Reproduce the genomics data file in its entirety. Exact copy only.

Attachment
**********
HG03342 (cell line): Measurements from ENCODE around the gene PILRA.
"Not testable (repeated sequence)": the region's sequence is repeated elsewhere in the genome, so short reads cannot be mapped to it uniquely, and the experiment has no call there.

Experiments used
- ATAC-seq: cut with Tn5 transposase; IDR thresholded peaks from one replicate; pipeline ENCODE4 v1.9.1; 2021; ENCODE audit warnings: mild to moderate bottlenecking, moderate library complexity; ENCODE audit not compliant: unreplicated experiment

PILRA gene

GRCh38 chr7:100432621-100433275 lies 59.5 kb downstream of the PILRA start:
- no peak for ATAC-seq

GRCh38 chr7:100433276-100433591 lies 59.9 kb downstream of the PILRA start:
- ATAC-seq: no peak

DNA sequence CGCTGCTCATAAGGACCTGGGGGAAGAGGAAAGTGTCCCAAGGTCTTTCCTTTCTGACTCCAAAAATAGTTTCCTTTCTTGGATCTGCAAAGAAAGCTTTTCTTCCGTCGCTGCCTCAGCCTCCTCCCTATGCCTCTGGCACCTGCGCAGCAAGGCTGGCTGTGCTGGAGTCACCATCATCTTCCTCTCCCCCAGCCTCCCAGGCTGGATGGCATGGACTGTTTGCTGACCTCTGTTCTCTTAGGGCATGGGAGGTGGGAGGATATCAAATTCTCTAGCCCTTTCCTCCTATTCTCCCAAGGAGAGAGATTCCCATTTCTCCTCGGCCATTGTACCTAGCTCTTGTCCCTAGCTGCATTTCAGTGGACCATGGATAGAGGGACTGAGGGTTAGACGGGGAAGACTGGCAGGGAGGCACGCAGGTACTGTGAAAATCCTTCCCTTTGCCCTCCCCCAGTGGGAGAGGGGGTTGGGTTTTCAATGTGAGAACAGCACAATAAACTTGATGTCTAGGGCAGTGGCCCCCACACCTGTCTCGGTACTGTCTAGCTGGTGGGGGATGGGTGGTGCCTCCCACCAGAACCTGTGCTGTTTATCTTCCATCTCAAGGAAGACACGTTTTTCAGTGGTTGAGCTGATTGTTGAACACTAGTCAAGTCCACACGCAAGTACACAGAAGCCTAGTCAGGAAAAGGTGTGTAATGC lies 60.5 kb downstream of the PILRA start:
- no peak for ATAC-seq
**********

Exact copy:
HG03342 (cell line): Measurements from ENCODE around the gene PILRA.
"Not testable (repeated sequence)": the region's sequence is repeated elsewhere in the genome, so short reads cannot be mapped to it uniquely, and the experiment has no call there.

Experiments used
- ATAC-seq: cut with Tn5 transposase; IDR thresholded peaks from one replicate; pipeline ENCODE4 v1.9.1; 2021; ENCODE audit warnings: mild to moderate bottlenecking, moderate library complexity; ENCODE audit not compliant: unreplicated experiment

PILRA gene

GRCh38 chr7:100432621-100433275 lies 59.5 kb downstream of the PILRA start:
- no peak for ATAC-seq

GRCh38 chr7:100433276-100433591 lies 59.9 kb downstream of the PILRA start:
- ATAC-seq: no peak

DNA sequence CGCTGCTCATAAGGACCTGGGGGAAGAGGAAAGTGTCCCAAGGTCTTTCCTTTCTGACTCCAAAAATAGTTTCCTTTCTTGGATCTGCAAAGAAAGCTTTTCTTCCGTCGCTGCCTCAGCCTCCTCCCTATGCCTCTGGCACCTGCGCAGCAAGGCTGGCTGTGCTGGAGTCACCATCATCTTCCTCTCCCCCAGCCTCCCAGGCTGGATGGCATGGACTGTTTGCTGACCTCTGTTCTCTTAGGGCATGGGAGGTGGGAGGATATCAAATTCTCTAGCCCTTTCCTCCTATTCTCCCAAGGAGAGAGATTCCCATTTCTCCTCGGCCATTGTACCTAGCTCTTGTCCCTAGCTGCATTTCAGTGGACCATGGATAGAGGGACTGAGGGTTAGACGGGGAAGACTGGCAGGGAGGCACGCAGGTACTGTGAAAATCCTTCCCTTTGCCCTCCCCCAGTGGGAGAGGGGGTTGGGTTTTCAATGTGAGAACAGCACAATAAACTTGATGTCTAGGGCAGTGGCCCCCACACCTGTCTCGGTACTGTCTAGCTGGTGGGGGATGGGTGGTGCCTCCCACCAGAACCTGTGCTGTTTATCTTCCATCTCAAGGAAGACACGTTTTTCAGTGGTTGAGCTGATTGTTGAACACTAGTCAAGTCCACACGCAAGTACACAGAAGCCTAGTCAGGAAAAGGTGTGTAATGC lies 60.5 kb downstream of the PILRA start:
- no peak for ATAC-seq